By contrast, democratic equality regards two people as equal when each accepts the obligation to justify their actions by principles acceptable to the other, and in which they take mutual consultation, reciprocation, and recognition for granted…. Democratic egalitarians are fundamentally concerned with the relationships within which goods are distributed, not only with the distribution of goods. … Democratic equality is sensitive to the need to integrate the demands of equal recognition with those of equal distribution. Goods must be distributed according to principles and processes that express respect for all.
With regard to material goods, egalitarian principles must
identify certain goods to which all citizens must have effective access over the course of their whole lives. Some goods are more important from an egalitarian point of view than others....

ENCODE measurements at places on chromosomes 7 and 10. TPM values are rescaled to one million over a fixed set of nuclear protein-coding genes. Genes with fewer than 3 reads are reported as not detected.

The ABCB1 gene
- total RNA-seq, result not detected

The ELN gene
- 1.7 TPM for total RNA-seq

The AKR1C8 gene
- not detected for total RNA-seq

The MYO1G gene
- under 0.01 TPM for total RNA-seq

They view private relations of domination, even those entered into by consent or contract, as violations of individual freedom….
[Libertarianism] neglects the importance of having the means to do what one wants…. Most of the things people want to do require participation in social activities, and hence communication and interaction with others. One cannot do these things if others make one an outcast….. The same point applies to a society in which property is so unequally distributed that some adults live in abject dependence on others, and so live at the mercy of others. Societies that permit the creation of outcasts and subordinate classes can be as repressive as any despotic regime.
Capabilities and Functionings
Following the thinking of Amartya Sen, Anderson supports a distinction between “capabilities” and “functionings.”